She dwelt among the untrodden waysBeside the springs of Dove....
She lived unknown, and few could knowWhen Lucy ceased to be;But she is in her grave, and, oh,The difference to me!
Although the setting in William Wordsworth's “She Dwelt Among the Untrodden Ways” is sparsely described, it is actually a very important part of the poem. Wordsworth gives a brief description in the poem's first two lines:
She lived among the untrodden ways,
Beside the springs of Dove
This doesn't tell us much about the setting, but Wordsworth is a great poet and he doesn't need many words to express a lot. We know from these two lines that the poem's subject, a woman named Lucy, lives out in the country where not many people travel (untrodden means untraveled). He doesn't get very specific, but he does tell us that she is close to Dove, which is a 45 mile-long river. I wouldn't be surprised if he chose this river because it happens to rhyme with the word “love,” which appears two lines later.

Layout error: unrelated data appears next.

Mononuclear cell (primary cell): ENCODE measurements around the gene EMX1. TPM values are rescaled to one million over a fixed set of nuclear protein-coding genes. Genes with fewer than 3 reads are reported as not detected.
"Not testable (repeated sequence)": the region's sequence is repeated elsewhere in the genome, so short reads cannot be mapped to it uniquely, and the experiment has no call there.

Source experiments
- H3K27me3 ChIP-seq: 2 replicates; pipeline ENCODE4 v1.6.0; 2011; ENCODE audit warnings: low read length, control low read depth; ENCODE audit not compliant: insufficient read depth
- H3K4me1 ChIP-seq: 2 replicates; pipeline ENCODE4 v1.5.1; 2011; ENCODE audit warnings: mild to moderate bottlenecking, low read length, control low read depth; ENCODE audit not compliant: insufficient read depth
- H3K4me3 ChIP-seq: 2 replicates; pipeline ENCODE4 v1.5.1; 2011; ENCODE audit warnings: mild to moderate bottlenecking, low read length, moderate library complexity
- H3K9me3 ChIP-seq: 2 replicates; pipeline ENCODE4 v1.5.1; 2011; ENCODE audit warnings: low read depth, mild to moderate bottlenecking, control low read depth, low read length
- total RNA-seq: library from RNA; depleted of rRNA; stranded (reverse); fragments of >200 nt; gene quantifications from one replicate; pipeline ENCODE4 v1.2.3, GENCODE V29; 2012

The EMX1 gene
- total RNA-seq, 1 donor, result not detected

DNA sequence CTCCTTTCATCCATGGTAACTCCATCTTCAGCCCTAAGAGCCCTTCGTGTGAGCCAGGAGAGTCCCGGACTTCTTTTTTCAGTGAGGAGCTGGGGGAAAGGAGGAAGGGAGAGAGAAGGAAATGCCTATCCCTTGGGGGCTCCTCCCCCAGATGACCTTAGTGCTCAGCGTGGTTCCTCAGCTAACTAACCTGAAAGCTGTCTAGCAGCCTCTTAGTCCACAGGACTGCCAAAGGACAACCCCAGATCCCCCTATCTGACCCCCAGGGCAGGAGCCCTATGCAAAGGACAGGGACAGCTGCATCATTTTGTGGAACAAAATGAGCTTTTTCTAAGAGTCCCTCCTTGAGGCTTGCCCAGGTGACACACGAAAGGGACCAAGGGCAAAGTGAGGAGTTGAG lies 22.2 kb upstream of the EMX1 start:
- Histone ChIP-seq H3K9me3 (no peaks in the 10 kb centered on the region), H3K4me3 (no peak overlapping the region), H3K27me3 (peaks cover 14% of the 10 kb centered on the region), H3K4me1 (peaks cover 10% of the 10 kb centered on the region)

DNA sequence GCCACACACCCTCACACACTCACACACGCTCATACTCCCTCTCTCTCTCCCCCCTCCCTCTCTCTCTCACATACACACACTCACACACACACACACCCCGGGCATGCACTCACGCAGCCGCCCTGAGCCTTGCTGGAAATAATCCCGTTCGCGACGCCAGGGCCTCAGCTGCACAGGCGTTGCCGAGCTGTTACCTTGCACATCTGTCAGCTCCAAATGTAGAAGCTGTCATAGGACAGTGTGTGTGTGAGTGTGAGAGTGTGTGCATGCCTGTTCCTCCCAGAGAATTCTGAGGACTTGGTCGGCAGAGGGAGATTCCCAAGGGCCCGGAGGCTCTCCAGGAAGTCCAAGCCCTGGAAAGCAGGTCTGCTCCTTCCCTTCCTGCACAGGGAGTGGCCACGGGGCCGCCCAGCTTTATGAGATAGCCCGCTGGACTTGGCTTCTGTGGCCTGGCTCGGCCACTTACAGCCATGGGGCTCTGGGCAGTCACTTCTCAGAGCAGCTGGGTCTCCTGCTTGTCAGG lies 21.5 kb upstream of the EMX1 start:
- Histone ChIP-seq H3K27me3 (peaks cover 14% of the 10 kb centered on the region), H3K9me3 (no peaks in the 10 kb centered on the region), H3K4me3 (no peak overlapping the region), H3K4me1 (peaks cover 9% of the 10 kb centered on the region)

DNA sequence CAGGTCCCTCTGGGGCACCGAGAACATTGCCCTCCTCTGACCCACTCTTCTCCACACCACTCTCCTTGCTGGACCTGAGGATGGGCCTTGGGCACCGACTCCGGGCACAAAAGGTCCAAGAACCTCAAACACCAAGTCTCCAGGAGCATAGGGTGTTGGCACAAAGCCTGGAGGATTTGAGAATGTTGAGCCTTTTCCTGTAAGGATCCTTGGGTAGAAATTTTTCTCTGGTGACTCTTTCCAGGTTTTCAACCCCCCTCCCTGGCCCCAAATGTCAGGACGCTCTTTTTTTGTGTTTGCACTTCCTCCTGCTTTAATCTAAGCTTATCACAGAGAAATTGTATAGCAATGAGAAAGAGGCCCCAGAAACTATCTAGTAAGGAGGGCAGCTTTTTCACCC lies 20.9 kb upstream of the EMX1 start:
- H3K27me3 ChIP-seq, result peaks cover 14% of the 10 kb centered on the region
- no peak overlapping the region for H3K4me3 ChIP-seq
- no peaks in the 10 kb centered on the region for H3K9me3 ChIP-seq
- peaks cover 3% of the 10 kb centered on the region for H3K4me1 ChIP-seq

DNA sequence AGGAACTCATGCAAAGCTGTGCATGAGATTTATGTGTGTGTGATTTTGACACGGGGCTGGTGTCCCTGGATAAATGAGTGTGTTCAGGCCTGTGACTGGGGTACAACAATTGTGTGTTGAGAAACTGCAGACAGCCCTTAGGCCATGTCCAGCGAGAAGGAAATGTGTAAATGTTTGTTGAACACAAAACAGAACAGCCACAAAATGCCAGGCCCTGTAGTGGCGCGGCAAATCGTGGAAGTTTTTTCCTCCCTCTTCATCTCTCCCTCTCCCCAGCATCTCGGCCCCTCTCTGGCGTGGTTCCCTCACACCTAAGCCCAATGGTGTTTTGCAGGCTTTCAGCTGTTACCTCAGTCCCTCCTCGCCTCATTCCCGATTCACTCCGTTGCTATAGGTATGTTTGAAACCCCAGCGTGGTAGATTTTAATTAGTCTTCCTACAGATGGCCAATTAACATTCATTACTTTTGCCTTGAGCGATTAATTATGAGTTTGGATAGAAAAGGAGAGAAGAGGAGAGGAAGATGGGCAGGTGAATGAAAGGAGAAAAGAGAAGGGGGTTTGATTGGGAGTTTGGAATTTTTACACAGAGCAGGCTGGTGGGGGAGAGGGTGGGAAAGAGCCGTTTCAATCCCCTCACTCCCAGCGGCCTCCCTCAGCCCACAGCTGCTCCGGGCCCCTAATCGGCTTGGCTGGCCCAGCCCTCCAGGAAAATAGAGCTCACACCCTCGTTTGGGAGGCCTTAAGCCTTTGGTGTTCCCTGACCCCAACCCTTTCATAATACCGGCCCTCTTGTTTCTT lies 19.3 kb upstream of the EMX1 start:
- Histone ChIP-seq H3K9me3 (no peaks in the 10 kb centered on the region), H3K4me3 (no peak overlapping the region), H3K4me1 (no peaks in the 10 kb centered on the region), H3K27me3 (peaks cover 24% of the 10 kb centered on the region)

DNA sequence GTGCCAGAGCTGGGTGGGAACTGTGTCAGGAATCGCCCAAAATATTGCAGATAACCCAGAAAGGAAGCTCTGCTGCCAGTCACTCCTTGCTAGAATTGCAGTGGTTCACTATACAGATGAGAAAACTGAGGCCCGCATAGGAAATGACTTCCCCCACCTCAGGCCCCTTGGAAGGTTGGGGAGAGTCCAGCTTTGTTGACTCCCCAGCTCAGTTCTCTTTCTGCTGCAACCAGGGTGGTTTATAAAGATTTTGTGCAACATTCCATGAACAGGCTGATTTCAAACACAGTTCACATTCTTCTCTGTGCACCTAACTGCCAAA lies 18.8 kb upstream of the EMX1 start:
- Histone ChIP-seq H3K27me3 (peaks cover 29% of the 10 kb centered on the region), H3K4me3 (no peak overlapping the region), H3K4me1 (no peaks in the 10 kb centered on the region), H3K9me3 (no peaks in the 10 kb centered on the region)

Wordworth's intent is to describe a beautiful woman who lives a nearly anonymous life. The poem's setting reinforces that idea—there aren't going to be many people in a place that is untrodden.